Preparing for Thailand

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  • We’d All Ride for Free by Brian Steinbach 2010

    Unfathomable as it may seem, we’re imperfect in our ability to predict and estimate our possible needs and even potential shortcomings.  Yet the most effective defense is that we do our best to anticipate every roadblock and deliver an experience as bump free as possible.  So we plan, plan, and plan some more, but the end result is inevitably that something has gone unforeseen (whether due to our own oversight or others).  Ultimately I can only report on my own missteps during the first one and half months here in Surat.  So use this as a supplemental guide to your own plans knowing that you will have your own list of things that made you go “oh…” in your first weeks in Thailand.

    ***Note: I am a first time international traveler out of the states.  There are moments ahead that prompt a well deserved, “duh” response in this article.  I apologize for those in advance.

    In descending order (most important to least):

    1st- Coffee, Chocolate, Beer (There’s a joke in there)-They don’t exist here.  Well, that’s a bit of a lie.  But the coffee is all instant coffee, often with powdered creamer and sugar pre-mixed in.  Beer options are extremely limited, and chocolate is often not what you’d expect (international recipe to keep it from melting or something).  As far as, “wish I had known advice”, I don’t have any on the chocolate and beer front.  As for the coffee, I did have the foresight to bring my own French press, coffee grinder, and 5lb bag of coffee beans.  Though, be warned on the coffee.  If customs decides to go through your bag, they may decide to dump out your coffee into your bag with all of your clothes (Though irritating, I could think of worse things than reeking of coffee for the first week in Surat).

    They don’t exist here.  Well, that’s a bit of a lie.  But the coffee is all instant coffee, often with powdered creamer and sugar pre-mixed in.  Beer options are extremely limited, and chocolate is often not what you’d expect (international recipe to keep it from melting or something).  As far as, “wish I had known advice”, I don’t have any on the chocolate and beer front.  As for the coffee, I did have the foresight to bring my own French press, coffee grinder, and 5lb bag of coffee beans.  Though, be warned on the coffee.  If customs decides to go through your bag, they may decide to dump out your coffee into your bag with all of your clothes (Though irritating, I could think of worse things than reeking of coffee for the first week in Surat).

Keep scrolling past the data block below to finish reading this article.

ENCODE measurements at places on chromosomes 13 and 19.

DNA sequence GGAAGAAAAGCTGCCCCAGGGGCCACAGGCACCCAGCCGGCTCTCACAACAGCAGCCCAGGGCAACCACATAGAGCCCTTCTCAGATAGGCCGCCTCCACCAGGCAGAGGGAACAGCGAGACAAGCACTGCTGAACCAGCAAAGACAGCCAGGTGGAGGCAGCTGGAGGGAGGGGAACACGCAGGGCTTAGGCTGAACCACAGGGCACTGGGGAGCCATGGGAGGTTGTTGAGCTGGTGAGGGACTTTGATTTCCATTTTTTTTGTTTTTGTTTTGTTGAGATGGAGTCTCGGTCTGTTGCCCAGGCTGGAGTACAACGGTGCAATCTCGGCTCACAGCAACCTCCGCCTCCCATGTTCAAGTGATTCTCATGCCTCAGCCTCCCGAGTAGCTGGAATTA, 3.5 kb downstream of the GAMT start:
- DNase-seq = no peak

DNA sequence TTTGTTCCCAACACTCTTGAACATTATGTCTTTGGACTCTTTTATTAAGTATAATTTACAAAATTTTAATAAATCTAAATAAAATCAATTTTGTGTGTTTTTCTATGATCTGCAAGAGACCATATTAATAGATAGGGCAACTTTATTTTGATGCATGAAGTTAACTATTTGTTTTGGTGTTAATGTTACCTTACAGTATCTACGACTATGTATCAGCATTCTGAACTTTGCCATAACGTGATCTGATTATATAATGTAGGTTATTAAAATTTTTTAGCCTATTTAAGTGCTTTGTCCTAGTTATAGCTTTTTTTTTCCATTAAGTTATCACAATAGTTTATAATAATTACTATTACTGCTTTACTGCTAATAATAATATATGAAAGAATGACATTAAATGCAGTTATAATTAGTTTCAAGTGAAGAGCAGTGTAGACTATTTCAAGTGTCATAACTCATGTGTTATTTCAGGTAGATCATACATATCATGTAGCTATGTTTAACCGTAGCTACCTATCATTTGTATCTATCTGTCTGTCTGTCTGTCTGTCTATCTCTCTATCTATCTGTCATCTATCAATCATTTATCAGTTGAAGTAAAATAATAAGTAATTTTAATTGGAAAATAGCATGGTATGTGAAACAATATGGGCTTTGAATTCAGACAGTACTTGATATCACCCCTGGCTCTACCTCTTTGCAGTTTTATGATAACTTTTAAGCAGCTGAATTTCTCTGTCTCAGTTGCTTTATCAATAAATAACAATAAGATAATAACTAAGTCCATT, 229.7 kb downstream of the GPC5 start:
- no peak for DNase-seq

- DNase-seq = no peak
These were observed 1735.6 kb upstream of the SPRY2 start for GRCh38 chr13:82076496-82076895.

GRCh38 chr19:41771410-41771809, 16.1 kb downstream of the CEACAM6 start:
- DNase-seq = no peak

They don’t exist here.  Well, that’s a bit of a lie.  But the coffee is all instant coffee, often with powdered creamer and sugar pre-mixed in.  Beer options are extremely limited, and chocolate is often not what you’d expect (international recipe to keep it from melting or something).  As far as, “wish I had known advice”, I don’t have any on the chocolate and beer front.  As for the coffee, I did have the foresight to bring my own French press, coffee grinder, and 5lb bag of coffee beans.  Though, be warned on the coffee.  If customs decides to go through your bag, they may decide to dump out your coffee into your bag with all of your clothes (Though irritating, I could think of worse things than reeking of coffee for the first week in Surat).
        -Note: Rest assured, the superb food does what it can to make up for that which we’re deprived.  

    1st (seriously)- Phones-

    I didn’t think I would be using a phone while in Thailand. I didn’t think I would be using a phone while in Thailand.  I cancelled my phone service and opted for using Skype as my communication mainstay while abroad.  Two realizations came up in lieu of this plan; the readily available and easily acquired SIM card, easily replenished with credit for purchase at any 7/11 (which are as common as Star Bucks in a large city back home); and the lack of Internet access in Super English housing (See #2). 

    First, if you’re 100% unfamiliar with SIM cards, and buying credit for them, one of the teachers will show hook you up when you arrive (My roommate did).  So don’t’ worry on that front.  For the most part, these phones are for contacting Peter, other teachers, and other friends you’ve met around town. You can chat back home, but it’s a bit steeper at something like 5 baht a minute (I recommend Skype for those calls if at all possible).  Still, for emergencies, your family should be able to contact you in a pinch.
       

    Have an iPhone?: You can get your iPhone set up with a local Sim card.  But make sure to bring your original Sim card.  I did not, and had to send for it after I bricked my phone (I won’t explain here, but bring the original SIM as a precaution if you fancy using the phone here).